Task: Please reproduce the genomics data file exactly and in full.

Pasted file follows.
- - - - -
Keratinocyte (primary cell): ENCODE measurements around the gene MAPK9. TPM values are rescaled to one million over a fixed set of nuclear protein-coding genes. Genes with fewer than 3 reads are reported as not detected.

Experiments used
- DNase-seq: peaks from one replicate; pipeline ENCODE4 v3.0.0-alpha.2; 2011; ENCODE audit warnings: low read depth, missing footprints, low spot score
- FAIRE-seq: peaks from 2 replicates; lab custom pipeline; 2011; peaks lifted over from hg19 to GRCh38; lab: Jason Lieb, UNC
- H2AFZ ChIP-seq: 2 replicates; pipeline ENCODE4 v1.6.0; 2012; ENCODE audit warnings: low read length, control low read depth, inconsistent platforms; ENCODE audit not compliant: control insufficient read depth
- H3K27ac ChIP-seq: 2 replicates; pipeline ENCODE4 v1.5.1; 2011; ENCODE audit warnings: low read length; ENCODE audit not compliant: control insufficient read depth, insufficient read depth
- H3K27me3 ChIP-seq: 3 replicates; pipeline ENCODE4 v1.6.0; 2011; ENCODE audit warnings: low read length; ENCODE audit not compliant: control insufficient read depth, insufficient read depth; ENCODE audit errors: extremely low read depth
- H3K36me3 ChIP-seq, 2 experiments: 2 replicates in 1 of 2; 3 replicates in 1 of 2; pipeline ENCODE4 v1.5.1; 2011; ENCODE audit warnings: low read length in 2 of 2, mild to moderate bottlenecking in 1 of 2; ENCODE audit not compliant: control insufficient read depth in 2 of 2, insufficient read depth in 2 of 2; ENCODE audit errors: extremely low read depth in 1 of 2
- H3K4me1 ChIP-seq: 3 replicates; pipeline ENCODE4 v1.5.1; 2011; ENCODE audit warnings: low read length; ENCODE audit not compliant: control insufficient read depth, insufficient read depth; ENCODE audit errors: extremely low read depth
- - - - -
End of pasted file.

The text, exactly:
Keratinocyte (primary cell): ENCODE measurements around the gene MAPK9. TPM values are rescaled to one million over a fixed set of nuclear protein-coding genes. Genes with fewer than 3 reads are reported as not detected.

Experiments used
- DNase-seq: peaks from one replicate; pipeline ENCODE4 v3.0.0-alpha.2; 2011; ENCODE audit warnings: low read depth, missing footprints, low spot score
- FAIRE-seq: peaks from 2 replicates; lab custom pipeline; 2011; peaks lifted over from hg19 to GRCh38; lab: Jason Lieb, UNC
- H2AFZ ChIP-seq: 2 replicates; pipeline ENCODE4 v1.6.0; 2012; ENCODE audit warnings: low read length, control low read depth, inconsistent platforms; ENCODE audit not compliant: control insufficient read depth
- H3K27ac ChIP-seq: 2 replicates; pipeline ENCODE4 v1.5.1; 2011; ENCODE audit warnings: low read length; ENCODE audit not compliant: control insufficient read depth, insufficient read depth
- H3K27me3 ChIP-seq: 3 replicates; pipeline ENCODE4 v1.6.0; 2011; ENCODE audit warnings: low read length; ENCODE audit not compliant: control insufficient read depth, insufficient read depth; ENCODE audit errors: extremely low read depth
- H3K36me3 ChIP-seq, 2 experiments: 2 replicates in 1 of 2; 3 replicates in 1 of 2; pipeline ENCODE4 v1.5.1; 2011; ENCODE audit warnings: low read length in 2 of 2, mild to moderate bottlenecking in 1 of 2; ENCODE audit not compliant: control insufficient read depth in 2 of 2, insufficient read depth in 2 of 2; ENCODE audit errors: extremely low read depth in 1 of 2
- H3K4me1 ChIP-seq: 3 replicates; pipeline ENCODE4 v1.5.1; 2011; ENCODE audit warnings: low read length; ENCODE audit not compliant: control insufficient read depth, insufficient read depth; ENCODE audit errors: extremely low read depth